The iPhone 4 and fourth-gen iPod Touch have Retina Displays. The iPad 3 is rumored to receive the super dense screen with high pixel count, so why not the Mac? Code tucked within Apple's Xcode for OS X Lion contain hints to potential Retina Display Macs in the future.
MacRumors dug through the developer code and discovered a setting for "HiDPI" (High Dots Per Inch). The idea is that Apple is laying the framework for displays in the future that will be able to scale up twice the resolution of what is currently offered on monitors.
Why the fuss of Retina Displays? Well, one of the main reasons why images and text on the iPhone 4 look so stunning is not simply because it has a high 960x640 resolution display, but because its PPI (pixels per inch) pixel density is 326, whereas its competitors don't even come close.
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Apple claims that with the Retina Display, you won't even be able to see the actual pixels on the iPhone 4 and iPod Touch. It's remarkable because enlarged text and photos look every bit as smooth and antialiased as if it were printed with ink.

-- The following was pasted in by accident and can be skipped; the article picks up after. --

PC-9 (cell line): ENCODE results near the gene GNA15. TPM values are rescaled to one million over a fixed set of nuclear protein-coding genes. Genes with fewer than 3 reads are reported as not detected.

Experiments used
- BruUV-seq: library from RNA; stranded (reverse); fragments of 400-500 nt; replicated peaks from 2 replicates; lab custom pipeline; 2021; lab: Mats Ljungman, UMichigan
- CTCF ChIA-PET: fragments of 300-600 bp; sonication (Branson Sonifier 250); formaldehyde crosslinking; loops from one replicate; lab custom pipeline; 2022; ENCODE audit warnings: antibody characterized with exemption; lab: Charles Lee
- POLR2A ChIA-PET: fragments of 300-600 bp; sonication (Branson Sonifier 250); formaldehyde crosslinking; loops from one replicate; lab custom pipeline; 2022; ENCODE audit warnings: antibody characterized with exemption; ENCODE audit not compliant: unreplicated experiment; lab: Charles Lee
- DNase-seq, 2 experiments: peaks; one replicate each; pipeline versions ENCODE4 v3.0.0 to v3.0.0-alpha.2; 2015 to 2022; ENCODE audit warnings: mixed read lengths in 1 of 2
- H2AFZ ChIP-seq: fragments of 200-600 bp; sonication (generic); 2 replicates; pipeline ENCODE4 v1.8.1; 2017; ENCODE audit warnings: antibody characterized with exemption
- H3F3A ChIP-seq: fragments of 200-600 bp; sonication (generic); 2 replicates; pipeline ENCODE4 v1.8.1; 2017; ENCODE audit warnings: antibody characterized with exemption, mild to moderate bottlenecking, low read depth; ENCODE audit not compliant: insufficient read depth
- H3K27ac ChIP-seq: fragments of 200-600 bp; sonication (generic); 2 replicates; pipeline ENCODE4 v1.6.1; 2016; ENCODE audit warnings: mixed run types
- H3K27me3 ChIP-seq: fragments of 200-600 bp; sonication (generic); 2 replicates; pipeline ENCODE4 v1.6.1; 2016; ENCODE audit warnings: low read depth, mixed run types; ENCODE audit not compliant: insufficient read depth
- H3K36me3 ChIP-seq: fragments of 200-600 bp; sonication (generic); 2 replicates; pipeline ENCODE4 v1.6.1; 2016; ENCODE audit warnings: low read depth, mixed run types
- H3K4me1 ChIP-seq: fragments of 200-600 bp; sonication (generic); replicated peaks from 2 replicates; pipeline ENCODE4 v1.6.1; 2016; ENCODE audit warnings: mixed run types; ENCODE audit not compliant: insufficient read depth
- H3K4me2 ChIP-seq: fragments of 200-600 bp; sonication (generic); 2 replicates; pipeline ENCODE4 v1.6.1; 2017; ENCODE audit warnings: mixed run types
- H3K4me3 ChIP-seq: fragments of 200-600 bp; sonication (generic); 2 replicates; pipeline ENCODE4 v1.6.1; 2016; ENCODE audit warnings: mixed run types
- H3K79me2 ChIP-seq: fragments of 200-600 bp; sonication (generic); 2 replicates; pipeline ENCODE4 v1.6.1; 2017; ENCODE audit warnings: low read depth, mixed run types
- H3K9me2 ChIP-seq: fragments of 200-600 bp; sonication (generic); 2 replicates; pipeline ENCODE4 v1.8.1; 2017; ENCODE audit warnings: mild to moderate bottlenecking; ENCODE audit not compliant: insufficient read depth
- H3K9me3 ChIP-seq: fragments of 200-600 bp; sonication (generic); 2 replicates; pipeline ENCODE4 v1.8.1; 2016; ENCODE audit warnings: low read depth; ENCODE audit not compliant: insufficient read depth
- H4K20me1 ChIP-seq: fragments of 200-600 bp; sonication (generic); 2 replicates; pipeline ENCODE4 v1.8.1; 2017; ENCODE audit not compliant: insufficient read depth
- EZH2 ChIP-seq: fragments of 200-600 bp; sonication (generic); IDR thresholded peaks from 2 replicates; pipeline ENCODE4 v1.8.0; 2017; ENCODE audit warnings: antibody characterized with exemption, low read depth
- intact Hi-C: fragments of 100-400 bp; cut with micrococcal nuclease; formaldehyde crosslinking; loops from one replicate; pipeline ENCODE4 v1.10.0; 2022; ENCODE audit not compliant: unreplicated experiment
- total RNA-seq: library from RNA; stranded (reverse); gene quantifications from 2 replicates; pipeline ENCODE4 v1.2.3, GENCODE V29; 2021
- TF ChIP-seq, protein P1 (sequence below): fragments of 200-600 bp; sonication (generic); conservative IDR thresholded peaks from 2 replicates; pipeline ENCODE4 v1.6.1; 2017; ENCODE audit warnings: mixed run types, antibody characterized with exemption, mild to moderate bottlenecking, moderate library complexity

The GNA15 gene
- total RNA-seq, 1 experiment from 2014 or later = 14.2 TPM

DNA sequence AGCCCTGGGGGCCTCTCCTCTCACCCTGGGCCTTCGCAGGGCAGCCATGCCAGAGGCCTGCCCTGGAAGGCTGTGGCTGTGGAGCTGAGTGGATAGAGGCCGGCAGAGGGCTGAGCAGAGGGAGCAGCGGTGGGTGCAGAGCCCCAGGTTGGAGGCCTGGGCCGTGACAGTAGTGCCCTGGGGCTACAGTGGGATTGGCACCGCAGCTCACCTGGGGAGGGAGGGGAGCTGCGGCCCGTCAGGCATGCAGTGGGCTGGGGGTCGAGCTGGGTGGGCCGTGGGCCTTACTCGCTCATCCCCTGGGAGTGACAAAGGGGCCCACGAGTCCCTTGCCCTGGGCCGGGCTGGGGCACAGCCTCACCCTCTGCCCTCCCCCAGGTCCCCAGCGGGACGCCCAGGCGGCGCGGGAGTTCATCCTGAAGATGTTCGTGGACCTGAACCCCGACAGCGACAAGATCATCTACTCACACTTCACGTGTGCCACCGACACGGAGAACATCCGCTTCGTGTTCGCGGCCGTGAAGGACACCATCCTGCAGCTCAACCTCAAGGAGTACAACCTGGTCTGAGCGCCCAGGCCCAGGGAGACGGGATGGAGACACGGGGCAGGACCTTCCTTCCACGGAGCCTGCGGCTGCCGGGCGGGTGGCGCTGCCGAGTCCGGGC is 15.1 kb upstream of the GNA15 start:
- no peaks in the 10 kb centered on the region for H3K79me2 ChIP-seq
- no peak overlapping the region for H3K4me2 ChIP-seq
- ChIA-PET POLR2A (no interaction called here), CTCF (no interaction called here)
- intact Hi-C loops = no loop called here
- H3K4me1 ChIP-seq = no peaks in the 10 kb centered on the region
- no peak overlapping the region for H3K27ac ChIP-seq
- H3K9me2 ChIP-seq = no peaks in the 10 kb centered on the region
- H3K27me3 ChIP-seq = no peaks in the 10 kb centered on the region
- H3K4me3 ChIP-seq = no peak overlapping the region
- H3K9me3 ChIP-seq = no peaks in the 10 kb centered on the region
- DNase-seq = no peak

A Retina Display MacBook Pro or iMac would make everything really "pop" off the screen. While the "HiDPI" blip might be an interesting find, such high pixel displays currently don't exist for consumers to buy because they're super expensive.
It's obvious that Apple's preparing for a few years down the line. Ultimately, the goal is to transition to displays that look 10x better than what we've grown accustomed to. The iPhone 4 was merely a gateway drug. The real kicker is nurturing its customers to desire high-res displays and convincing them it's must-buy when such displays do launch.
In this case, I might have already fallen victim, not because I'd pay $1000 for a Thunderbolt Display (I wouldn't), but because I am a sucker for great looking displays. I'd buy a Dell E-IPS monitor in a heartbeat if it didn't mean starving for a week.